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Title: Phytoremediation of arsenic in mine tailings by Acacia Mangium
Authors: Ruhan Asyrani Rosli
Supervisor: Zakuan Azizi Shamsul Harumain, Ph.D
Abdul Latif Noh, Ph.D
Year: 2021
Publisher: Kuantan, Pahang : Kulliyyah of Science, International Islamic University Malaysia, 2021
Abstract in English: Old mining areas are always associated with metal contamination such as arsenic due to poor waste management and pose a significant threat to human health due to dispersion of toxic metal-containing particulates in air, soil, and water. Therefore, the goals of this project are to investigate the potential of Acacia mangium to remediate mine tailings through phytoremediation and explore its ability to survive on contaminated and low nutrient soil. Tailings characterization studies shows that the soil texture is sandy clay, with pH around 4.5 and the highest heavy metal content in the soil is arsenic with concentration 790 mg/kg. The HPLC-ICP-MS results found that there was only arsenate in the tailings and no arsenite was detected. A preliminary test using soil spiked with various arsenic concentrations showed that Acacia mangium was able to survive on arsenic-contaminated soil with concentrations up to 500 mg/kg arsenic. Ex-situ phytoremediation studies using mine tailings showed no toxicity effect on the Acacia mangium throughout the five months of treatment. Bioconcentration and translocation factor indicate that Acacia mangium utilize phytostabilization as its main mechanism to uptake arsenic into the plant’s tissues. The usage of chemical enhancement, monoammonium phosphate (NH4H2PO4) and citric acid (C6H8O7), had improved the dry weight biomass (roots, stems and leaves) and arsenic uptake by the roots of Acacia mangium. Moreover, 50 mg/kg of phosphate concentration had increased the translocation of arsenic from the roots to the stems by 12-fold increase compared to the un-dosed plants. Further speciation analysis revealed that arsenic in the form of arsenate was the only arsenic species detected in the stems after being amended with monoammonium phosphate; thereby, suggesting a sensible strategy for more efficient targeted arsenic phytoremediation by Acacia mangium.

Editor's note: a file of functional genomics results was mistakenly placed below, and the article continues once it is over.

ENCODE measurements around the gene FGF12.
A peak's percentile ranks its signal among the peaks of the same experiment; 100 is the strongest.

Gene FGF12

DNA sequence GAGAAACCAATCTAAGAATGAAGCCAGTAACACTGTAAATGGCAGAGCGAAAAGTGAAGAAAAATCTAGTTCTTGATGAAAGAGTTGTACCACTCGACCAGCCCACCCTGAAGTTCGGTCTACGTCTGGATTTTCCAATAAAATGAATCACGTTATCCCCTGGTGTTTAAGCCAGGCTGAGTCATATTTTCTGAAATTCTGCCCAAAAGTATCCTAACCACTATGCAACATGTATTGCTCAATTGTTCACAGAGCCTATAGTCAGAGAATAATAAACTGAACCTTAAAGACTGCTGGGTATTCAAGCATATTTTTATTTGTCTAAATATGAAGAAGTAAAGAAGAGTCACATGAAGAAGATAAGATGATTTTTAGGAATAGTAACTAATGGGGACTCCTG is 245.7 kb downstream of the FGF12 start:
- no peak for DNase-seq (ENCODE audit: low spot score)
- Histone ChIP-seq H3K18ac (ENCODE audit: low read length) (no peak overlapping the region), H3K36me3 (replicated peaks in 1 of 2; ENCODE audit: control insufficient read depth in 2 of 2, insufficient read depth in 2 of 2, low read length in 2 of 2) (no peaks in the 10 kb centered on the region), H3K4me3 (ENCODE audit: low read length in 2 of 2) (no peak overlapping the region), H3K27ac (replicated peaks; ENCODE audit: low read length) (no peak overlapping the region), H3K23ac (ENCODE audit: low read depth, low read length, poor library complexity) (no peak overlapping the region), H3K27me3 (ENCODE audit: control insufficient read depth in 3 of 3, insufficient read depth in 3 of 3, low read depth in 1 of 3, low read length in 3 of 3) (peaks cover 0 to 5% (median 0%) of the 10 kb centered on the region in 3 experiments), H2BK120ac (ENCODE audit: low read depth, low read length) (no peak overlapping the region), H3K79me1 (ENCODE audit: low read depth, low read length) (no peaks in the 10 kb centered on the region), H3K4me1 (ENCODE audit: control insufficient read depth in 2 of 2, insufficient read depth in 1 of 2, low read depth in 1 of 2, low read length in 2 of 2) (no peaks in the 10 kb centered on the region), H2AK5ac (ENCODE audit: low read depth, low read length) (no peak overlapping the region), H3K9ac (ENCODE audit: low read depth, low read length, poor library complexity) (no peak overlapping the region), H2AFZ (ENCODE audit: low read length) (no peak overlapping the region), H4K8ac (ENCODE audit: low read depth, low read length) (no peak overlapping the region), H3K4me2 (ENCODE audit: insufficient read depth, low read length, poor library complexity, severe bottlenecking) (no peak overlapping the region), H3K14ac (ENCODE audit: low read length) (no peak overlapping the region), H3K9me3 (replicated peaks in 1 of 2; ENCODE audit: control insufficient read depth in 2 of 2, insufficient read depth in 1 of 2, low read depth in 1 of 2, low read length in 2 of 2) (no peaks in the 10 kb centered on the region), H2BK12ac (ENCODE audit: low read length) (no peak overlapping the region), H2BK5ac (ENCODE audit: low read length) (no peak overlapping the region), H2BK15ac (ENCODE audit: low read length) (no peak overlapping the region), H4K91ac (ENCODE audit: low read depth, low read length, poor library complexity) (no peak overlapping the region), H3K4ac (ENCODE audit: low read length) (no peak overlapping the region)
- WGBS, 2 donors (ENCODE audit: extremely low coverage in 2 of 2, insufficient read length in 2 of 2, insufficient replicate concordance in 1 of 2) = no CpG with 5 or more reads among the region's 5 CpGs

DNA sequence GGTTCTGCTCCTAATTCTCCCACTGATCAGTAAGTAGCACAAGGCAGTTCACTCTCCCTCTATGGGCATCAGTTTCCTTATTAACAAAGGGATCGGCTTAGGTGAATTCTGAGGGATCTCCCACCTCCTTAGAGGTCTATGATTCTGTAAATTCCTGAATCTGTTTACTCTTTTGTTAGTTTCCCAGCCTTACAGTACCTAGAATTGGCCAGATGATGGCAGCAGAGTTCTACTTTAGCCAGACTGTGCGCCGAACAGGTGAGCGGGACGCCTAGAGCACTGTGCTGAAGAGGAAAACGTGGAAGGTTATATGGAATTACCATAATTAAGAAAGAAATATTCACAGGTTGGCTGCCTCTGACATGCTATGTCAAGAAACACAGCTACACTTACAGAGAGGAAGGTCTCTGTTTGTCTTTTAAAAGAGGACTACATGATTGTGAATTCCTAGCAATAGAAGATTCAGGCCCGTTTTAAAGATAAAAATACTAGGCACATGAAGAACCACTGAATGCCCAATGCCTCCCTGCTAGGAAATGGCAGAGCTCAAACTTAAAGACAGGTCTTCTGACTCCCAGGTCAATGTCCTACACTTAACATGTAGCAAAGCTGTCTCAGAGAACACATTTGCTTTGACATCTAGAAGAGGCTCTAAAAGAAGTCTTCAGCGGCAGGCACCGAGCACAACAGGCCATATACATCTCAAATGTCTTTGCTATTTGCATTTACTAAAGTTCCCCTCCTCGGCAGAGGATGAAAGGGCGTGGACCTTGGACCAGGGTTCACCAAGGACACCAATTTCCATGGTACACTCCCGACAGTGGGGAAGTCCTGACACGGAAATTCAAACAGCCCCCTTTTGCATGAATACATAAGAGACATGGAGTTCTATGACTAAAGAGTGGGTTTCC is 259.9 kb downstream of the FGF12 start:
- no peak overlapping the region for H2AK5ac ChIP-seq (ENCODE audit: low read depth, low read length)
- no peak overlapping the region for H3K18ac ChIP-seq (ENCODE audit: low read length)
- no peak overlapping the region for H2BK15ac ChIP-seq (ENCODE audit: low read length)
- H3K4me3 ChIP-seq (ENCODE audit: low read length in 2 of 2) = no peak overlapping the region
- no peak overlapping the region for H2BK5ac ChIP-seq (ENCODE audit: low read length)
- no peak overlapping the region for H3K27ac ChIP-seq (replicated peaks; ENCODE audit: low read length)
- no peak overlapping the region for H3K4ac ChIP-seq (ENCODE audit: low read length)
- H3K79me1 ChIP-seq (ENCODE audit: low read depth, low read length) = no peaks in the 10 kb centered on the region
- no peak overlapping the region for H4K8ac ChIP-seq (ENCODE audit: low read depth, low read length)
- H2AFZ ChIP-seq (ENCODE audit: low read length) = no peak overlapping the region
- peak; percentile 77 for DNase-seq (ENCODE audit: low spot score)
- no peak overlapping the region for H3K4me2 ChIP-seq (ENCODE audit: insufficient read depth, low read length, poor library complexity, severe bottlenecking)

Kullliyah: Kulliyyah of Science
Programme: Master of Science (Biotechnology)
Appears in Collections:KOS Thesis

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